Archaeology Making the News – A Service of the Center for Desert Archaeology
– Craig Child’s Essay on the Hohokam and Phoenix (Part 3): The Hohokams lasted 1,500 years. Phoenix did not get its true, populous foothold until after the 1960s, when air-conditioning became widely available. We have about 1,450 years to go. Charlie Ester doesn’t see the water supply, or Western civilization for that matter, lasting nearly so long. Ester is a hydrologist working for the Salt River Project, one of two suppliers of water to the city. He and his colleagues watch the high-country snowpack and make their calculations, deciding when Phoenix will turn from one reservoir to the next, turning on groundwater pumps to augment the surface supply, then turning them off to conserve aquifers.
http://www.cdarc.org/page/cn3h – Arizona Republic
– The Future of the Colorado River Explored in Water Workshop: A dizzying spectrum of viewpoints on the Colorado River were shared this week at the 32nd Colorado Water Workshop at Western State College. For three days, 25 speakers discussed future challenges faced in the basin.
– Touring the Palatki Heritage Site (Sedona): Rock paintings from centuries past decorate small alcoves deep in the red-rock country northwest of here. A short stroll from the prehistoric galleries are cliff dwellings – occupied from about A.D. 1100 to 1350 by Indians known today as the Sinagua People. These traces of ancient life, on lands managed by the Forest Service, are preserved as the Palatki Heritage Site.
– Arizona SHPO Needs AZ Archaeology Month Posters: The Arizona State Historic Preservation Office (SHPO) is seeking any extra copies of the poster for the 2007 celebration of Arizona Archaeology and Heritage Preservation Month (AAHAM). This poster features Adriel Heisey’s aerial photograph of the “Fisherman” intaglio in the western AZ desert and has the theme “Reconnect with Places of the Past” on it. This poster has been very popular and we are essentially out of them! We would appreciate receiving any extra copies by mail to the address below; if mailing cost is a concern, SHPO staff/interns can make arrangements for picking them up. Thank you for your help in this endeavor, and for your continued support of Arizona’s public archaeology education! Sincerely, Ann Howard, SHPO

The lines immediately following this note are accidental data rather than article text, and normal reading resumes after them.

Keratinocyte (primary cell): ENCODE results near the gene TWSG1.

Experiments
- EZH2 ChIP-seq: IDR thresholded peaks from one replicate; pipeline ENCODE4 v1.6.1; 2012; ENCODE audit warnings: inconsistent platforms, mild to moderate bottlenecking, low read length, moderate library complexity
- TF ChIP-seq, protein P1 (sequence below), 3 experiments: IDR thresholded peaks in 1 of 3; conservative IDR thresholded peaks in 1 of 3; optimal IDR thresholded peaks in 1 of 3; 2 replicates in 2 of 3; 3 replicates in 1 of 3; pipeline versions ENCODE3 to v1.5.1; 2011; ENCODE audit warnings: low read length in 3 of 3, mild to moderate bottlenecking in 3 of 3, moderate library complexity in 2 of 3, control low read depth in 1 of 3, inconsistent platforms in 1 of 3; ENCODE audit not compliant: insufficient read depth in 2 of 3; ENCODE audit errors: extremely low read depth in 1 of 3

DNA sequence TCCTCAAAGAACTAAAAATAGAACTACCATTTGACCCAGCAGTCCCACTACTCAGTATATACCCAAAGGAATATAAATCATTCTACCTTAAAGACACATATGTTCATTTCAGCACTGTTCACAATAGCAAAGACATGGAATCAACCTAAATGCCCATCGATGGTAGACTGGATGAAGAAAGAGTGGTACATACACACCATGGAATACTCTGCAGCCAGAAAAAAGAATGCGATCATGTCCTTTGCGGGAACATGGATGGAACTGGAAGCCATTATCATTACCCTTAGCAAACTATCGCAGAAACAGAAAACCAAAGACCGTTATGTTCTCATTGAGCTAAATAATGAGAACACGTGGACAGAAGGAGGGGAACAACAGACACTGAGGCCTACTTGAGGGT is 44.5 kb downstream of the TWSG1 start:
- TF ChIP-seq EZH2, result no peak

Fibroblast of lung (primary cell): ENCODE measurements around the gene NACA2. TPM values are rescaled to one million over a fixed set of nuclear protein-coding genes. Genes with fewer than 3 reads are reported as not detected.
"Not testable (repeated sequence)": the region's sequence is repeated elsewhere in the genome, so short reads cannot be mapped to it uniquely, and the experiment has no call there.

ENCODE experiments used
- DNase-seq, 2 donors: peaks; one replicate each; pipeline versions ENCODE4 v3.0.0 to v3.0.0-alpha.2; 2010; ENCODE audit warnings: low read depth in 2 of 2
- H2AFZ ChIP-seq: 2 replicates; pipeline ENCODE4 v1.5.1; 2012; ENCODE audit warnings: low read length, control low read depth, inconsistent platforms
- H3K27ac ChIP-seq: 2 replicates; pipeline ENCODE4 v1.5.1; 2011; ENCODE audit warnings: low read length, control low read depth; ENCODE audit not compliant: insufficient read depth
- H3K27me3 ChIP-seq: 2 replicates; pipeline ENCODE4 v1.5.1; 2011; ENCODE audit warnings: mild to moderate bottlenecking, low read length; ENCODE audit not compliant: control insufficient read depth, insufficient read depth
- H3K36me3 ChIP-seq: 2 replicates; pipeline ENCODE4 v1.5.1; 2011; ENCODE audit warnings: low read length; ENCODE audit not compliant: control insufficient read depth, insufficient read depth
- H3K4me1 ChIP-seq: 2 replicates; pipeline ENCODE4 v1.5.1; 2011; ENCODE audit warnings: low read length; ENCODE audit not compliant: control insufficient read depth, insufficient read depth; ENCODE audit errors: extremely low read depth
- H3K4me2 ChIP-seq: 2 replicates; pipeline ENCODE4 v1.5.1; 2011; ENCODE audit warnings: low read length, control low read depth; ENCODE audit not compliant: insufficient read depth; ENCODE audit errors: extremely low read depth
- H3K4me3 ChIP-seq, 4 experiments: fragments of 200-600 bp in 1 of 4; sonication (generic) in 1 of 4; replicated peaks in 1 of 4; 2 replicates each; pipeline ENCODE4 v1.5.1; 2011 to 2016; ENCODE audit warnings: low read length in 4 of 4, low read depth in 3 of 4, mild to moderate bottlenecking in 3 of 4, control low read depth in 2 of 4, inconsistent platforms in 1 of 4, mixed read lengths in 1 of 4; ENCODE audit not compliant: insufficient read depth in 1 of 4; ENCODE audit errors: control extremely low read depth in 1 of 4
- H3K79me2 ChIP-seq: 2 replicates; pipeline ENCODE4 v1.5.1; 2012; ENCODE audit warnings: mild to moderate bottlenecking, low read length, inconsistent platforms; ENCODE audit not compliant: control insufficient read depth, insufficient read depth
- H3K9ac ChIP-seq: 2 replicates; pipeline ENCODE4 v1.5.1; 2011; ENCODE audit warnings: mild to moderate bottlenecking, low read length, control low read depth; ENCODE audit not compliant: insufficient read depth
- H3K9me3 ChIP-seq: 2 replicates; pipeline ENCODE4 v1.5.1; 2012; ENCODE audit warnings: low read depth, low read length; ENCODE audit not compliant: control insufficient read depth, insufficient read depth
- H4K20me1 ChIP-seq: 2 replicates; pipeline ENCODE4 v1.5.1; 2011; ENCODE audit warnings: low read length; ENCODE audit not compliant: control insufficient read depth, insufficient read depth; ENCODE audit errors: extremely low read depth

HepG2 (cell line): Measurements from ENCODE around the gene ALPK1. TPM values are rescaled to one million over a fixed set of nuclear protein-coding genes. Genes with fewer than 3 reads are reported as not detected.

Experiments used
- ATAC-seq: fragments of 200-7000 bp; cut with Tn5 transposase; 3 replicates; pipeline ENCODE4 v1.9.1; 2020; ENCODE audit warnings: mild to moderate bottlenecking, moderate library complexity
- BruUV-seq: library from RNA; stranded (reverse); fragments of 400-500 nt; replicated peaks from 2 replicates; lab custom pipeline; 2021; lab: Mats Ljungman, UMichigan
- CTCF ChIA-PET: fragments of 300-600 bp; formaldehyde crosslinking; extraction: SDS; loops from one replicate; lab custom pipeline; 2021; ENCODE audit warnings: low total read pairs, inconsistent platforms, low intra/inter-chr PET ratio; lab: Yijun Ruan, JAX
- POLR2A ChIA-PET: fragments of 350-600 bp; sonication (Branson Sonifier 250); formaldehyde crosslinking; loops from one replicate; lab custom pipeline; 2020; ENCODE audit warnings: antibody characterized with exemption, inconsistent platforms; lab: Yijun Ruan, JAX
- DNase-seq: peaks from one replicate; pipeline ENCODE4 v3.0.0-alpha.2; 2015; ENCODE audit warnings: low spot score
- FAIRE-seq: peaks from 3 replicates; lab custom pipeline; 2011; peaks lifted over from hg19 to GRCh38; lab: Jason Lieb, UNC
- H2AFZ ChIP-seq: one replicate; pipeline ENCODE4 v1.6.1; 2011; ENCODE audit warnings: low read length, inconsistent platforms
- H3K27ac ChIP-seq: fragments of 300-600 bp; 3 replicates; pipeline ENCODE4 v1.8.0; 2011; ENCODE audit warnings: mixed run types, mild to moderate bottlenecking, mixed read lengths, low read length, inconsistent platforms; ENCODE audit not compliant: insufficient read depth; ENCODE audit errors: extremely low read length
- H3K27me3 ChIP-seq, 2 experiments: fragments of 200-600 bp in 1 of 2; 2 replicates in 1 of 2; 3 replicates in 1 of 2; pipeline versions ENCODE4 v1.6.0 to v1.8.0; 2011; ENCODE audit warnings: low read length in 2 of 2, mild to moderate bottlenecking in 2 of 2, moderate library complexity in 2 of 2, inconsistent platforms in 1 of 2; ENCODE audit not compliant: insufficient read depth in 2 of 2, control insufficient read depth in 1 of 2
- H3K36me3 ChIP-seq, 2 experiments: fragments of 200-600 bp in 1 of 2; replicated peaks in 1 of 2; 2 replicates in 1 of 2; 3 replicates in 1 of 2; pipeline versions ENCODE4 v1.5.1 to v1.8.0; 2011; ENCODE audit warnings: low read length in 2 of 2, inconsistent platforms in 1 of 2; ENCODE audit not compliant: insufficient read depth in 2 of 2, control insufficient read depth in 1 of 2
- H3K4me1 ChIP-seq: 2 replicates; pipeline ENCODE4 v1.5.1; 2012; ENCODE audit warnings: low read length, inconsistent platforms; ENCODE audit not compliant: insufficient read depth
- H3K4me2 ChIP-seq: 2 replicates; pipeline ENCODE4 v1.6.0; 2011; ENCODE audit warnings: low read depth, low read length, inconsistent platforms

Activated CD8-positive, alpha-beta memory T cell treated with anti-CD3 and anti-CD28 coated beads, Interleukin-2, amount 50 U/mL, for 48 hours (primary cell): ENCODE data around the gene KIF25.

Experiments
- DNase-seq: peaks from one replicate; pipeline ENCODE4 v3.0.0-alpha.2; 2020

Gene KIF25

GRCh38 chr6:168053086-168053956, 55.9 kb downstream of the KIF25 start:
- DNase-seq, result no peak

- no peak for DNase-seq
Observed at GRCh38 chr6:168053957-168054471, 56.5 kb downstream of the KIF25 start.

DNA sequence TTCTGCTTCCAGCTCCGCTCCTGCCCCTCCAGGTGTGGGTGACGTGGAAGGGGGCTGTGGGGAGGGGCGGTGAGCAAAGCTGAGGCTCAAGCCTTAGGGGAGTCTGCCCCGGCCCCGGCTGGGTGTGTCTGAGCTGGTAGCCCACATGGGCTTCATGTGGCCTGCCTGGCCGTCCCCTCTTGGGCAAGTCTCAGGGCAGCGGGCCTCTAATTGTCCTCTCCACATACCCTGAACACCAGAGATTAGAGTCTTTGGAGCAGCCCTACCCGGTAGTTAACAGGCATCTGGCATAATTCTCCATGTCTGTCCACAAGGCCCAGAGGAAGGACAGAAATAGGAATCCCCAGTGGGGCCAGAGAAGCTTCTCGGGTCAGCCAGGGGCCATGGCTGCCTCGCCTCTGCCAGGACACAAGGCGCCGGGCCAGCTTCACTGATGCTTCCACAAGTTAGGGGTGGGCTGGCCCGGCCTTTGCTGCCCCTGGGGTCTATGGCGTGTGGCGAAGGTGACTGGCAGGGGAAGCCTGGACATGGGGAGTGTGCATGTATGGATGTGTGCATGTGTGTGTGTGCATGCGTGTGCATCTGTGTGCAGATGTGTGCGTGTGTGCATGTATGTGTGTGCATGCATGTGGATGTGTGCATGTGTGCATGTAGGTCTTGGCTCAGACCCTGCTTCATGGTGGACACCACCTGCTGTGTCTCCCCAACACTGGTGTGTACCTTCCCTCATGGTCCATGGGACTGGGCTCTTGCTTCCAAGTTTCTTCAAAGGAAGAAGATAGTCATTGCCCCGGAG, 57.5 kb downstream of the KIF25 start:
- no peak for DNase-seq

– New Issue of Crow Canyon E-News Now Online:
– Utah Elementary School Students to Help Excavate Archaic Site in Utah: Ten Utah elementary students will begin working as archaeologists a week from today, braving heat, bugs and dust near Point of the Mountain to unearth a site dating back at least 3,000 years. They are volunteers who signed up for the annual Archaeological Field School for Kids, sponsored by the Utah Division of State History. All openings are filled this year, but interested students should keep in mind that the field school probably will be operating next year, too.
– A Call for Assistance on the Wikipedia Pages for the Pecos Conference: Each August, archaeologists gather under open skies somewhere in the southwestern United States or northern Mexico. They set up a large tent for shade, and then spend three or more days together discussing recent research and the problems of the field and challenges of the profession. In recent years, Native Americans, avocational archaeologists, the general public and media organizations have come to speak with the archaeologists. These individuals & groups play an increasingly important role, as participants and as audience, helping professional archaeologists celebrate archaeological research and to mark cultural continuity. Brian Kenny notes that: “This article (or section) may need to be wikified to meet Wikipedia’s quality standards. Please help improve this article, especially its section layout, and relevant internal links.”
– Virtual Heritage Exhibits Reaching Larger Audiences: Archaeologists and historians agree. Museums, educators and others are increasingly using video, animation, graphics and other technology to depict historical sites beyond what text, maps and drawings offer. On a virtual tour of an 18th-century American Indian village in North Dakota, visitors can enter an earthen lodge and hear sound effects as the animated figure of a woman scrapes a deer hide. The Archaeology Technologies Laboratory at North Dakota State University used 3-D computer visualizations to re-create the On-A-Slant village of the Mandan, a tribe that inhabited the Plains area.
http://www.cdarc.org/page/1fdo – Yahoo News
– Tour Opportunity (Old Pueblo Archaeology): 74th Annual Hopi Festival of Arts and Culture at the Museum of Northern Arizona in Flagstaff, Saturday June 30 – Sunday July 1, 2007.
http://www.cdarc.org/opac_hopi_festival.doc – MS Word Format